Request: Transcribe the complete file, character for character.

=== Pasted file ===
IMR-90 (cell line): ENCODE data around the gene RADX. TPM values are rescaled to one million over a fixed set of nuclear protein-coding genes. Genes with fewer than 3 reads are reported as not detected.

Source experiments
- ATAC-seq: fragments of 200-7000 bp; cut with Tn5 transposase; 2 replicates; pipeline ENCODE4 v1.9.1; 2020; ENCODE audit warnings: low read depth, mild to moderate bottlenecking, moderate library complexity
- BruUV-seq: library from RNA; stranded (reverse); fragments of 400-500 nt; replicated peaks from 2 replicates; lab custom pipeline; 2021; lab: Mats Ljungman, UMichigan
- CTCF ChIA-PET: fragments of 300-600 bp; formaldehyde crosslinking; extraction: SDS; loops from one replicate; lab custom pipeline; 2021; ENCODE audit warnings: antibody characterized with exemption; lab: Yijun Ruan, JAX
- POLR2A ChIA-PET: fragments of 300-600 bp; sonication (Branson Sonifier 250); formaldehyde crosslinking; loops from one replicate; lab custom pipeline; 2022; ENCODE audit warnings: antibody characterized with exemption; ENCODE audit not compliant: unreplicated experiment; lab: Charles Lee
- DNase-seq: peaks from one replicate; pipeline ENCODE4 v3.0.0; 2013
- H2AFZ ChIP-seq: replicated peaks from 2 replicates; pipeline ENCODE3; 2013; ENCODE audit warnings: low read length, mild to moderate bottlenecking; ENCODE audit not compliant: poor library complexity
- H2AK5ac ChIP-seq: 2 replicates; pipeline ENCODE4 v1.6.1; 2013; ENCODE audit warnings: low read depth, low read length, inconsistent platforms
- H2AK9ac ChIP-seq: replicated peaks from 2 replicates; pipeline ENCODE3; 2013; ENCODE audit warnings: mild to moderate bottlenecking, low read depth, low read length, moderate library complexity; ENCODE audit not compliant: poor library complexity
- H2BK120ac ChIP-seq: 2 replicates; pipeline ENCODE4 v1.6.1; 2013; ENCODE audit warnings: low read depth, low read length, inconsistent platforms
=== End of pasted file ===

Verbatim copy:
IMR-90 (cell line): ENCODE data around the gene RADX. TPM values are rescaled to one million over a fixed set of nuclear protein-coding genes. Genes with fewer than 3 reads are reported as not detected.

Source experiments
- ATAC-seq: fragments of 200-7000 bp; cut with Tn5 transposase; 2 replicates; pipeline ENCODE4 v1.9.1; 2020; ENCODE audit warnings: low read depth, mild to moderate bottlenecking, moderate library complexity
- BruUV-seq: library from RNA; stranded (reverse); fragments of 400-500 nt; replicated peaks from 2 replicates; lab custom pipeline; 2021; lab: Mats Ljungman, UMichigan
- CTCF ChIA-PET: fragments of 300-600 bp; formaldehyde crosslinking; extraction: SDS; loops from one replicate; lab custom pipeline; 2021; ENCODE audit warnings: antibody characterized with exemption; lab: Yijun Ruan, JAX
- POLR2A ChIA-PET: fragments of 300-600 bp; sonication (Branson Sonifier 250); formaldehyde crosslinking; loops from one replicate; lab custom pipeline; 2022; ENCODE audit warnings: antibody characterized with exemption; ENCODE audit not compliant: unreplicated experiment; lab: Charles Lee
- DNase-seq: peaks from one replicate; pipeline ENCODE4 v3.0.0; 2013
- H2AFZ ChIP-seq: replicated peaks from 2 replicates; pipeline ENCODE3; 2013; ENCODE audit warnings: low read length, mild to moderate bottlenecking; ENCODE audit not compliant: poor library complexity
- H2AK5ac ChIP-seq: 2 replicates; pipeline ENCODE4 v1.6.1; 2013; ENCODE audit warnings: low read depth, low read length, inconsistent platforms
- H2AK9ac ChIP-seq: replicated peaks from 2 replicates; pipeline ENCODE3; 2013; ENCODE audit warnings: mild to moderate bottlenecking, low read depth, low read length, moderate library complexity; ENCODE audit not compliant: poor library complexity
- H2BK120ac ChIP-seq: 2 replicates; pipeline ENCODE4 v1.6.1; 2013; ENCODE audit warnings: low read depth, low read length, inconsistent platforms